When an Air Zermatt AG helicopter leaves one of its three heliports in Valais, it is sometimes a matter of life and death. The company has already saved the lives of many skiers and mountain climbers who have had accidents, and every year more are saved. Fortunately, lives are not at stake in all of the approximately 2000 helicopter rescues per year; in proportion to all the flights that Air Zermatt completes, the percentage of rescues where lives are at stake is actually relatively small. The majority — around 75 per cent — are purely commercial helicopter flights such as transport or tourist flights, and a further 5 per cent are used for education and training. These sectors are the financial backbone for the rescues, so to speak.
#HERTZ BUSINESS WITH AIR ZERMATT AG
More capital for the really important fleet
At Air Zermatt AG, the name alone reveals that cars tend to play a minor role in the daily work. They are indeed very much relied on, but the far more important fleet does not have wheels, but rotors. Because helicopters are in a completely different league in terms of cost, the traditional company from Valais does not want to unnecessarily tie up capital for a fleet on wheels and, above all, it wants to keep the fleet as flexible as possible. The magic phrase for this is car subscription.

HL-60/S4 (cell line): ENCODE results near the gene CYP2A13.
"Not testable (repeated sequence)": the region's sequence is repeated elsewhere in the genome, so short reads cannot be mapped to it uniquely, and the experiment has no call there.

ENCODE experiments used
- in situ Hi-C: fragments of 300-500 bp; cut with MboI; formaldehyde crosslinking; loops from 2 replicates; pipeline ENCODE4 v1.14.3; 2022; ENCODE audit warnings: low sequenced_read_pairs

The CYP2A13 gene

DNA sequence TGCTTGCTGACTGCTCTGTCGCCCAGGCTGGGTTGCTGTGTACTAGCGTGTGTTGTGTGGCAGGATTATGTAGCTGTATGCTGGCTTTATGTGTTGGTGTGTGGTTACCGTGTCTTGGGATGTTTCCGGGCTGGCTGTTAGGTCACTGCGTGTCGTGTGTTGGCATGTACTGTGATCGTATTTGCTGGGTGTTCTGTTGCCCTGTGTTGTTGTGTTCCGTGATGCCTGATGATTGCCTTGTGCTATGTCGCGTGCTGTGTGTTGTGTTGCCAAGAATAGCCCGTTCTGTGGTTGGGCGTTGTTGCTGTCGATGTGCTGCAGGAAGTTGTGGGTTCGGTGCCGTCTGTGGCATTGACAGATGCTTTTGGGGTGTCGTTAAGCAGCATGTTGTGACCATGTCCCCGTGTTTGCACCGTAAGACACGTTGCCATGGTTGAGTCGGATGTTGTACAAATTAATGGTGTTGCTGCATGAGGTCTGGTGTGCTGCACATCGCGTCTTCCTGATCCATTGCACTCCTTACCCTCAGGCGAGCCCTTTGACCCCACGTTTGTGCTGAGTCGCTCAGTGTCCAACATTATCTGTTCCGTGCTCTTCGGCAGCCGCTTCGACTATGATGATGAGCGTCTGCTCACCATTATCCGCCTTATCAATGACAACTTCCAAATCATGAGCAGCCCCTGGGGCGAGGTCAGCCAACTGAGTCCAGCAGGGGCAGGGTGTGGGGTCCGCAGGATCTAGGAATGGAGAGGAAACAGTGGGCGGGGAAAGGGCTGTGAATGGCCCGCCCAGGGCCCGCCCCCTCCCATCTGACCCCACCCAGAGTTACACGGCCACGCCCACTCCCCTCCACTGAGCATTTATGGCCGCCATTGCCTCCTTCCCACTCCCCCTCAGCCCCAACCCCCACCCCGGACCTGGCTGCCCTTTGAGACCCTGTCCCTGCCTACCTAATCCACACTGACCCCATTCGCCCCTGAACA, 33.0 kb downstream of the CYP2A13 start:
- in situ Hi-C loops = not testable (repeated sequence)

Quite similar to a vehicle, the purchase price (which is in the seven-figure range for a helicopter) only represents a part of the actual costs. For operation and maintenance, one has to dig deep into one’s pocket again. With a helicopter, however, the situation is again quite different. For example, if a helicopter flies for one hour, on average about four mechanic hours are needed. A helicopter like this is, after all, a complex high-tech piece of equipment where everything must always be in perfect working order. And that costs a lot. Quite a lot, in fact. Because pilots, fuel, operations management and much more are needed to get a helicopter in the air, it soon becomes clear why such flights are expensive and why the aircraft need to be used as much as possible by the owner. In addition, the 75 or so permanent Air Zermatt employees should receive their salaries regularly — regardless of whether the rescue service is currently busy or not.